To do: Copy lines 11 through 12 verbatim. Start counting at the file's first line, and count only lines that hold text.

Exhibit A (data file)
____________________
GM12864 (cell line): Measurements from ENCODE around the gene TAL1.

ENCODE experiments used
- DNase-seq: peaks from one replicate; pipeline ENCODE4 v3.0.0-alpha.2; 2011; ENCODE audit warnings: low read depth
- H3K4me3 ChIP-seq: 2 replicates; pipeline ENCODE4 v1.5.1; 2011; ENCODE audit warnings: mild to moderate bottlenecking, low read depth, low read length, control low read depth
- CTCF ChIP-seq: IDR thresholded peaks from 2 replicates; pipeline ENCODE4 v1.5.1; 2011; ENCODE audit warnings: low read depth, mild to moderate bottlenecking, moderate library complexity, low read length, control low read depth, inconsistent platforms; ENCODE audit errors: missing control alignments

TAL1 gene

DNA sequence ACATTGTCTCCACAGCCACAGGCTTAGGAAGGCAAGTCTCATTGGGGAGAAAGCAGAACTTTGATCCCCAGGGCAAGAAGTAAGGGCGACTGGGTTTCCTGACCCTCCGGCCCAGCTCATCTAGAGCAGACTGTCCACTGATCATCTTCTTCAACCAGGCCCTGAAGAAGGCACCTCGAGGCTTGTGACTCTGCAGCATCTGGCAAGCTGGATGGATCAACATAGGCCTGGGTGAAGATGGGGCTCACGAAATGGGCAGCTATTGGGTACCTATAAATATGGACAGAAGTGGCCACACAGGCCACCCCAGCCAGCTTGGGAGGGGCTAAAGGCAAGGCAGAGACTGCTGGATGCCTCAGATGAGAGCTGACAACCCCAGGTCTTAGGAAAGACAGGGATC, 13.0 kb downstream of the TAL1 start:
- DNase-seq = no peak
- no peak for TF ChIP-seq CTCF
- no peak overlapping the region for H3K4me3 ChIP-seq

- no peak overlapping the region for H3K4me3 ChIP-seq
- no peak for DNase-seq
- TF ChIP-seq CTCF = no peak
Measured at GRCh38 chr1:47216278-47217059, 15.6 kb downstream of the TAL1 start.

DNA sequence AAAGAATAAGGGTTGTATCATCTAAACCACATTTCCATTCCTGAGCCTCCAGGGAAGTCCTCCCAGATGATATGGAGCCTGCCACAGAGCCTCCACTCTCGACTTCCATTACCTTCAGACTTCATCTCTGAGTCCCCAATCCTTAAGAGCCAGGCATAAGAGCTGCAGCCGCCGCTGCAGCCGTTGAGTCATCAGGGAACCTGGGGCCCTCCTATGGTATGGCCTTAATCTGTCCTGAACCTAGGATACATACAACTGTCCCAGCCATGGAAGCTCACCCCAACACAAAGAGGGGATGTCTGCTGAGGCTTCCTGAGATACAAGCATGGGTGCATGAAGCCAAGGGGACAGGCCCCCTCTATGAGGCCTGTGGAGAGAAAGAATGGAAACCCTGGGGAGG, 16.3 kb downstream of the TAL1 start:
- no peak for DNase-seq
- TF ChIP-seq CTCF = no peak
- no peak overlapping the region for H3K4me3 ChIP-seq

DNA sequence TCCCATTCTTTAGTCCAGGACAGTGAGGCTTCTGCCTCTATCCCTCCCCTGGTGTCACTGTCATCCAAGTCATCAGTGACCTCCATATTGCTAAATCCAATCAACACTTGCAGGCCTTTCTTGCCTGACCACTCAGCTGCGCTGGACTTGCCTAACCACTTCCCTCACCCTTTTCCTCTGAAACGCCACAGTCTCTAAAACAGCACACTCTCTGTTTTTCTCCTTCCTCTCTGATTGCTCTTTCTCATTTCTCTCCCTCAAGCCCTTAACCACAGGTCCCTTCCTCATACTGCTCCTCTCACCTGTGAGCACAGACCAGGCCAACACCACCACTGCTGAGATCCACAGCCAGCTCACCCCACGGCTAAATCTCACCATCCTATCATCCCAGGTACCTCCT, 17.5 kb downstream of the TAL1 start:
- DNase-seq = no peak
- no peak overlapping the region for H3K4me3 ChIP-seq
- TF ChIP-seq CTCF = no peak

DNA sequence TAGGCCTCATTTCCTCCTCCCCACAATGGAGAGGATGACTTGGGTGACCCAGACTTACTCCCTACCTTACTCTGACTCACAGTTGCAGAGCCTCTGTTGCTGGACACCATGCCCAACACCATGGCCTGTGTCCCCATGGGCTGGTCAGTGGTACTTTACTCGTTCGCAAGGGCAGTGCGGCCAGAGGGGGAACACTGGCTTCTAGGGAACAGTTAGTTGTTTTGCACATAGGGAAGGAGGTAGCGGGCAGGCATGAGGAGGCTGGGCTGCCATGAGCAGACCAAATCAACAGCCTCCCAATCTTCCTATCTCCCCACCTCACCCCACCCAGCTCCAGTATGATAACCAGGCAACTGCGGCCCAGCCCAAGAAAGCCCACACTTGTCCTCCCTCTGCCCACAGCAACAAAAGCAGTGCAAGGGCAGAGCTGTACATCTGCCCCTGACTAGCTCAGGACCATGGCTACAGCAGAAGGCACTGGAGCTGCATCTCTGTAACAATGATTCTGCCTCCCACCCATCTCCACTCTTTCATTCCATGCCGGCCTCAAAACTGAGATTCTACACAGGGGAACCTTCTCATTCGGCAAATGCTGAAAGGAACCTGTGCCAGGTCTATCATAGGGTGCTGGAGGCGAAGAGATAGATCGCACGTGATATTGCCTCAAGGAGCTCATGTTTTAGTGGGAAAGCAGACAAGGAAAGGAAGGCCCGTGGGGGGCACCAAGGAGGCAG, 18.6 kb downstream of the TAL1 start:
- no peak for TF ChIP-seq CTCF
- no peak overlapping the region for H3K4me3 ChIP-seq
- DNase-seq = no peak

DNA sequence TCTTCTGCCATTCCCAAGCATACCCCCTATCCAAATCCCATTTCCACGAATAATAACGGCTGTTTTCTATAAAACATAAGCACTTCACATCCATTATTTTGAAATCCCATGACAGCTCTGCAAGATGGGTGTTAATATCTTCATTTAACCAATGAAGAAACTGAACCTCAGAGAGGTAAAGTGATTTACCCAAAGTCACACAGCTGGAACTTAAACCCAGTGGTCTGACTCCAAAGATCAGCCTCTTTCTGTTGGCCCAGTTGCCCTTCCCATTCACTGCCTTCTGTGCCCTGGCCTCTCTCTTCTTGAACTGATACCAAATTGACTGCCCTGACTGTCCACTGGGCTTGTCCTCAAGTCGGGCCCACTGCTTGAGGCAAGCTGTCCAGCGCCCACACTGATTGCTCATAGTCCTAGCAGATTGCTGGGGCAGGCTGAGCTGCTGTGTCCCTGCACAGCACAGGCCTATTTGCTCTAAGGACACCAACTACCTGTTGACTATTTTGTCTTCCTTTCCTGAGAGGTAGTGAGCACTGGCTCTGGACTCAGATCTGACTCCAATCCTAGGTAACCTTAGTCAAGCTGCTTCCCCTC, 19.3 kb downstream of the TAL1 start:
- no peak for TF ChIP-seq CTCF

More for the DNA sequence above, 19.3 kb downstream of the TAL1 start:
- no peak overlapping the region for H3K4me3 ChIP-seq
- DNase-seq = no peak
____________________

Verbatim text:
- no peak overlapping the region for H3K4me3 ChIP-seq
- no peak for DNase-seq